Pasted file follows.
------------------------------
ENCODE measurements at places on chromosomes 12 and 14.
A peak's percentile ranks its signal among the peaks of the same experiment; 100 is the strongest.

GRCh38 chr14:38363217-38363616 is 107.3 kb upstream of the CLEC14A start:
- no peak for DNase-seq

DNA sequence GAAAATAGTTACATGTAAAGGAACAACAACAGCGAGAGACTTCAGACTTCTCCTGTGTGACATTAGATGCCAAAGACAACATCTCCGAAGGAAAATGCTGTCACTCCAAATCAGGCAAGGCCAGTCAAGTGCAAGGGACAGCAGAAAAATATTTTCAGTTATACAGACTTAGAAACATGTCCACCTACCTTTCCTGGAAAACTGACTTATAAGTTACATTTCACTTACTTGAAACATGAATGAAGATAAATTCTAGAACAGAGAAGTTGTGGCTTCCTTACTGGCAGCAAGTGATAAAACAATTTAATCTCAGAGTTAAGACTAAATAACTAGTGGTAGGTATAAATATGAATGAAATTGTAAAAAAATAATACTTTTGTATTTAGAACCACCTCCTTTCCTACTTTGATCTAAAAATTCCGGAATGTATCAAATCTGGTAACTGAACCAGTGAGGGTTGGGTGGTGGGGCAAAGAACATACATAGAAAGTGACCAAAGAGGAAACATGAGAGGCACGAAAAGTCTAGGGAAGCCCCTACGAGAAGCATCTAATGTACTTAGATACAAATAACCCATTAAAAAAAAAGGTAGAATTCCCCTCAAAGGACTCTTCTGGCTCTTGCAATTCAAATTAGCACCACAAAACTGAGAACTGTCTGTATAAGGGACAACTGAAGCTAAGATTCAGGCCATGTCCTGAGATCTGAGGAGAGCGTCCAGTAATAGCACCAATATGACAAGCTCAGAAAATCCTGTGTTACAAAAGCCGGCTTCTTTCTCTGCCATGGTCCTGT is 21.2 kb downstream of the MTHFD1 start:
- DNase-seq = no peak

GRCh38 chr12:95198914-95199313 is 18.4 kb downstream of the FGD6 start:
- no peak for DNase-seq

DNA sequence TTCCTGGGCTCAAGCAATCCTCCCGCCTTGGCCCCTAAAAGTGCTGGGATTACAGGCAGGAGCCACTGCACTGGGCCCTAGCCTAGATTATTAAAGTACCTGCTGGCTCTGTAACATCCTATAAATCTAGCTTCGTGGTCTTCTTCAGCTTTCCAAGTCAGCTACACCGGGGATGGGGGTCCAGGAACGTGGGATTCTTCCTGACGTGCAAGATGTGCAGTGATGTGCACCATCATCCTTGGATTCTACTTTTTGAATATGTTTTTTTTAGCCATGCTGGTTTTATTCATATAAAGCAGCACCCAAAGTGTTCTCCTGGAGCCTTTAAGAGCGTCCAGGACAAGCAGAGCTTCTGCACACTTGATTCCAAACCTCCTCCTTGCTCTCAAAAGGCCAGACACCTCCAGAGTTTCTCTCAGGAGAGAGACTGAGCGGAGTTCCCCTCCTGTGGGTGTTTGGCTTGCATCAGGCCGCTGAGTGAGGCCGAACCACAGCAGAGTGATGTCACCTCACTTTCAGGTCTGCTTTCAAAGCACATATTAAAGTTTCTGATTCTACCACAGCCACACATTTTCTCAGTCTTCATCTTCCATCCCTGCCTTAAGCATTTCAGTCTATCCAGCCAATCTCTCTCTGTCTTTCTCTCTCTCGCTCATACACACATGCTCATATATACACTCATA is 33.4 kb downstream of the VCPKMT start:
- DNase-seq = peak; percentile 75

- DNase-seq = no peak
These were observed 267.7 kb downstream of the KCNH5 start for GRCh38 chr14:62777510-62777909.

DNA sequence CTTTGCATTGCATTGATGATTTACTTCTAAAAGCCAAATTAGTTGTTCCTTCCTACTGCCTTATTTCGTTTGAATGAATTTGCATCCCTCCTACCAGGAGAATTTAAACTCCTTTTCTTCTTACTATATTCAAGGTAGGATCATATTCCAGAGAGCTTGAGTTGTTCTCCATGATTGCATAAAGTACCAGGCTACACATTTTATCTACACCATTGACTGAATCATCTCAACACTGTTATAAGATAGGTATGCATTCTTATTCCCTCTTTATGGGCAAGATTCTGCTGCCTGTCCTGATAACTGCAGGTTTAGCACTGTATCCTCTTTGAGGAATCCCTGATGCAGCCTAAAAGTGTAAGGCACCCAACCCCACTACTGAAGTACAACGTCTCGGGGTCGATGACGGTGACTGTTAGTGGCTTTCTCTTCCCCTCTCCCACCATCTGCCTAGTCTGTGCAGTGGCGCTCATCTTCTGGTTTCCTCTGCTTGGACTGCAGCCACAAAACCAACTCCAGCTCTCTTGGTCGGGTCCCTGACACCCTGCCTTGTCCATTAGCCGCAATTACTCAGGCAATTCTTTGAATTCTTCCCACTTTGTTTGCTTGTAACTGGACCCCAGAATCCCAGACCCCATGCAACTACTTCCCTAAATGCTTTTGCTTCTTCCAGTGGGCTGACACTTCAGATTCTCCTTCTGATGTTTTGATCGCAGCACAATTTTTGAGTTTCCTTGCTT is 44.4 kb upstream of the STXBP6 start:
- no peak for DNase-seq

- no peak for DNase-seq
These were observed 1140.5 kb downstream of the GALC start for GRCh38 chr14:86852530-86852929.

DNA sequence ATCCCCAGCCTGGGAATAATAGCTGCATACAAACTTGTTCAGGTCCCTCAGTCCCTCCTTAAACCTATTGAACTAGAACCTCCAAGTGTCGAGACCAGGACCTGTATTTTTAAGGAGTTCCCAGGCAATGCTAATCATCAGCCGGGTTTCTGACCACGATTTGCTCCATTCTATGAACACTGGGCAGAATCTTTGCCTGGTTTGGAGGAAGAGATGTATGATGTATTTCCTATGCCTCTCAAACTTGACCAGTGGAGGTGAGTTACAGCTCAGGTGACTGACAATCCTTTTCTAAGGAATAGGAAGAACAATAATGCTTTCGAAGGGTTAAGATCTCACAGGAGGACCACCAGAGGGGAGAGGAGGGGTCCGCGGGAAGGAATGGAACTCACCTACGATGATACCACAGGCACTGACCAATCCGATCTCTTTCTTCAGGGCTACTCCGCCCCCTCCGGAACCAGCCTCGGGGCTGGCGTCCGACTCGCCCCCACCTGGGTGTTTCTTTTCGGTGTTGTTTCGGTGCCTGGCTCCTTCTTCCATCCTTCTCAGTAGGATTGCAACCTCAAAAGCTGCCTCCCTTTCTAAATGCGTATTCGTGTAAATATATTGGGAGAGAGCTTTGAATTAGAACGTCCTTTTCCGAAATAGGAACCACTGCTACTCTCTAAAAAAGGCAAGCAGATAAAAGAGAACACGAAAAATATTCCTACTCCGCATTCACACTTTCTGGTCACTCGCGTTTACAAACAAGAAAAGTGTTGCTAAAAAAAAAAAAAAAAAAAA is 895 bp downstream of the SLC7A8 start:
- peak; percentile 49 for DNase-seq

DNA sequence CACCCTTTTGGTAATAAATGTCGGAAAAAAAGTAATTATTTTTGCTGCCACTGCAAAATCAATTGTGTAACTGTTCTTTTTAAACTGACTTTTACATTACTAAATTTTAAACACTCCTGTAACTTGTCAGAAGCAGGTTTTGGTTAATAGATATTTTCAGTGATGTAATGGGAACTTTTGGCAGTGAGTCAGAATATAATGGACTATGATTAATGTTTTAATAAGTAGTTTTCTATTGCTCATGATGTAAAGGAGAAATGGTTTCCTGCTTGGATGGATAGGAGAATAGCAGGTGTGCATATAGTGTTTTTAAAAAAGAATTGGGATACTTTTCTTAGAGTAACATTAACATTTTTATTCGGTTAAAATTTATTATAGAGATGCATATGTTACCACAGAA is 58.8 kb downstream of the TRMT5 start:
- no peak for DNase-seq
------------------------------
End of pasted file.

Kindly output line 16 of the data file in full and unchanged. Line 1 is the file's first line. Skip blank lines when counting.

These were observed 1140.5 kb downstream of the GALC start for GRCh38 chr14:86852530-86852929.